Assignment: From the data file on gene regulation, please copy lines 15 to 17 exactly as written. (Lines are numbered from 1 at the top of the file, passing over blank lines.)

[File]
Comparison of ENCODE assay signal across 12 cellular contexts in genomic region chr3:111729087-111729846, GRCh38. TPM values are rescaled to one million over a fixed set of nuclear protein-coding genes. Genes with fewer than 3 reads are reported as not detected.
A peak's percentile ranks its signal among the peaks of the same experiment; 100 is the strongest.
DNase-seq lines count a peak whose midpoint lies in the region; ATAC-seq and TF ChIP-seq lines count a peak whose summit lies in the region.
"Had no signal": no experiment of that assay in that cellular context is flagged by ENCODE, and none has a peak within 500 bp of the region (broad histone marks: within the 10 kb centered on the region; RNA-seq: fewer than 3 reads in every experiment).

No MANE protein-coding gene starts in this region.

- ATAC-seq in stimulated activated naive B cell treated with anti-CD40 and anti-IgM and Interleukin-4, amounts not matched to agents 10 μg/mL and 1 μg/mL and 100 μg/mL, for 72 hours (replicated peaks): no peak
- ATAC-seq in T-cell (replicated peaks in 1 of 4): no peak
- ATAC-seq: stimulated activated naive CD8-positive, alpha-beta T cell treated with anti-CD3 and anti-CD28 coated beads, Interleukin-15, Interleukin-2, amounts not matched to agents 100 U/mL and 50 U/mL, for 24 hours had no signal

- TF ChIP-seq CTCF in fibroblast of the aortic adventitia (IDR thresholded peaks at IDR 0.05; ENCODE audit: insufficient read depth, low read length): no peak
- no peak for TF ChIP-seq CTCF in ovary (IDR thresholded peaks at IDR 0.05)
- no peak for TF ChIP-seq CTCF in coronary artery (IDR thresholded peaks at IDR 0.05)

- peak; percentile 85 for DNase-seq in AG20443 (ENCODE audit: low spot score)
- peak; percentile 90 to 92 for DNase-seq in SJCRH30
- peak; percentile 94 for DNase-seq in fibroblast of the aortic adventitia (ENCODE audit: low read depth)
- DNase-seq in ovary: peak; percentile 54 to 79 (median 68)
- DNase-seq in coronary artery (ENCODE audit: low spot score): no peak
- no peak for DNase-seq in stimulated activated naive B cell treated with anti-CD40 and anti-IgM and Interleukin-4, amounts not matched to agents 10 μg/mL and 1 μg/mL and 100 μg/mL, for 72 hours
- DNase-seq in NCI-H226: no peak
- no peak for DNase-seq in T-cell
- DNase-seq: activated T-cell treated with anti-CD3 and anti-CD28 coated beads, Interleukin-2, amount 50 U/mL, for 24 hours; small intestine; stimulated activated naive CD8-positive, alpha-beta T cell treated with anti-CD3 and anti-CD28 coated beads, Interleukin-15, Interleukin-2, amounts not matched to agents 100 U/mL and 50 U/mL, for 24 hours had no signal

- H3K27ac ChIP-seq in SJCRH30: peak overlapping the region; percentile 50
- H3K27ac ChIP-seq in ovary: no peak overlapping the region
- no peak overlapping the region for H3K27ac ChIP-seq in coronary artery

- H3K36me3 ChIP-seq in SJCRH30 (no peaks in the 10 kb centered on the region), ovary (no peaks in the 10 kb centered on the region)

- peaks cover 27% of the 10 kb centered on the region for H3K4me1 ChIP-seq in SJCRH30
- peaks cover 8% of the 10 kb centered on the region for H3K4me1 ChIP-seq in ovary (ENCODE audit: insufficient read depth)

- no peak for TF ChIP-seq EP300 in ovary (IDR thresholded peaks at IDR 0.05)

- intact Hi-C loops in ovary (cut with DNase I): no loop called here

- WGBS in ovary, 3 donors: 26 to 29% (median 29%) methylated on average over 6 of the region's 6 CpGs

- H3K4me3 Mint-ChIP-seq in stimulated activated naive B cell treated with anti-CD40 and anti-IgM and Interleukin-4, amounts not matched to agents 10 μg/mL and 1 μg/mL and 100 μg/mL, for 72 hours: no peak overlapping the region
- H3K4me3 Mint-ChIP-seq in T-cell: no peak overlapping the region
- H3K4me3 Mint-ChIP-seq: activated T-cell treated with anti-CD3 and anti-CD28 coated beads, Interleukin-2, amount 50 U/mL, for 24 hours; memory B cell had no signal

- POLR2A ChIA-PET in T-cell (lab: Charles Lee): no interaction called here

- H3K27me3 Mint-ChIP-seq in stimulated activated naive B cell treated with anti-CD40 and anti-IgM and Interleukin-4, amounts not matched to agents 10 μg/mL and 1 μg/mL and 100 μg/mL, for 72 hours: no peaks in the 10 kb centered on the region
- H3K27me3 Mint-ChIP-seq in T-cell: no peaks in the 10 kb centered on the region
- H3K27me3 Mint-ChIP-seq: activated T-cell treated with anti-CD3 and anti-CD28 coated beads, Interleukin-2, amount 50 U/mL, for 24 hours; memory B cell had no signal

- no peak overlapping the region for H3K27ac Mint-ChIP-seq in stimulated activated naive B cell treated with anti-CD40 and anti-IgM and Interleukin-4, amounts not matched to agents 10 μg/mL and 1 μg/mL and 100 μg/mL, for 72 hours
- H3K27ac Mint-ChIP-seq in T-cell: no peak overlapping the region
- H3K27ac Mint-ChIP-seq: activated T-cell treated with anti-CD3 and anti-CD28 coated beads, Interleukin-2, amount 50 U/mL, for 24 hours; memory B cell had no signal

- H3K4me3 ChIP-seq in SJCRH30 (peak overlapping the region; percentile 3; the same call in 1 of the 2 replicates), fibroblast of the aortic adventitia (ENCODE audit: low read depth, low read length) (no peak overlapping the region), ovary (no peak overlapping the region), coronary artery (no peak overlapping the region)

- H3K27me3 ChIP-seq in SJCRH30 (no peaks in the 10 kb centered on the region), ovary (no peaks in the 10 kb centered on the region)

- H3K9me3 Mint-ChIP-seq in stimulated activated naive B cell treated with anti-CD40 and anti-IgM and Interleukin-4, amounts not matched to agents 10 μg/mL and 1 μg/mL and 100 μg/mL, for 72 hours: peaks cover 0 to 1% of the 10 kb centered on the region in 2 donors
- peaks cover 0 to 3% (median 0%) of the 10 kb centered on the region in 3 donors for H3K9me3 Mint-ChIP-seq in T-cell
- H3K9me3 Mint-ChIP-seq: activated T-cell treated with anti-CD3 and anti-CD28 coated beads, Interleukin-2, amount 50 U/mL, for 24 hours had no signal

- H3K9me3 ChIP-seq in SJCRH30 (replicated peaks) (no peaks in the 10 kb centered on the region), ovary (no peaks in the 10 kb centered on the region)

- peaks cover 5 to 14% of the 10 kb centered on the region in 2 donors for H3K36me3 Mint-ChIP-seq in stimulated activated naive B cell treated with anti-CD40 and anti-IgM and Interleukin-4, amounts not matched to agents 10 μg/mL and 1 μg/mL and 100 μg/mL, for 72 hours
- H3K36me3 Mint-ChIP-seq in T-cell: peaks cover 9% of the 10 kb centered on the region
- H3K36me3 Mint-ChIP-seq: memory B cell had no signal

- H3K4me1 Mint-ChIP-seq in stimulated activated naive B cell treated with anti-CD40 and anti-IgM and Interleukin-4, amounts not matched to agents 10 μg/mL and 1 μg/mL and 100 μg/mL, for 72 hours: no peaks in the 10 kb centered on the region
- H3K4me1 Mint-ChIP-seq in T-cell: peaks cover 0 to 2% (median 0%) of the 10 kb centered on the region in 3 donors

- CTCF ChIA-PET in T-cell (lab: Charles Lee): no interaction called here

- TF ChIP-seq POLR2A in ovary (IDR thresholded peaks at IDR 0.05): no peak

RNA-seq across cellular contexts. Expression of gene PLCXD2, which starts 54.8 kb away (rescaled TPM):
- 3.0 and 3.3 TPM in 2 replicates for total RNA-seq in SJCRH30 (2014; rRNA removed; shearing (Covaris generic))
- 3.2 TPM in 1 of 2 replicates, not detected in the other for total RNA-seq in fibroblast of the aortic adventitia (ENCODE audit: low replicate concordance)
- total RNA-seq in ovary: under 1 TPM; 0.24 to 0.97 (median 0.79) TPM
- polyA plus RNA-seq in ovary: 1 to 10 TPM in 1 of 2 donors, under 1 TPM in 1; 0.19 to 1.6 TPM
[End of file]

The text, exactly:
- DNase-seq in ovary: peak; percentile 54 to 79 (median 68)
- DNase-seq in coronary artery (ENCODE audit: low spot score): no peak
- no peak for DNase-seq in stimulated activated naive B cell treated with anti-CD40 and anti-IgM and Interleukin-4, amounts not matched to agents 10 μg/mL and 1 μg/mL and 100 μg/mL, for 72 hours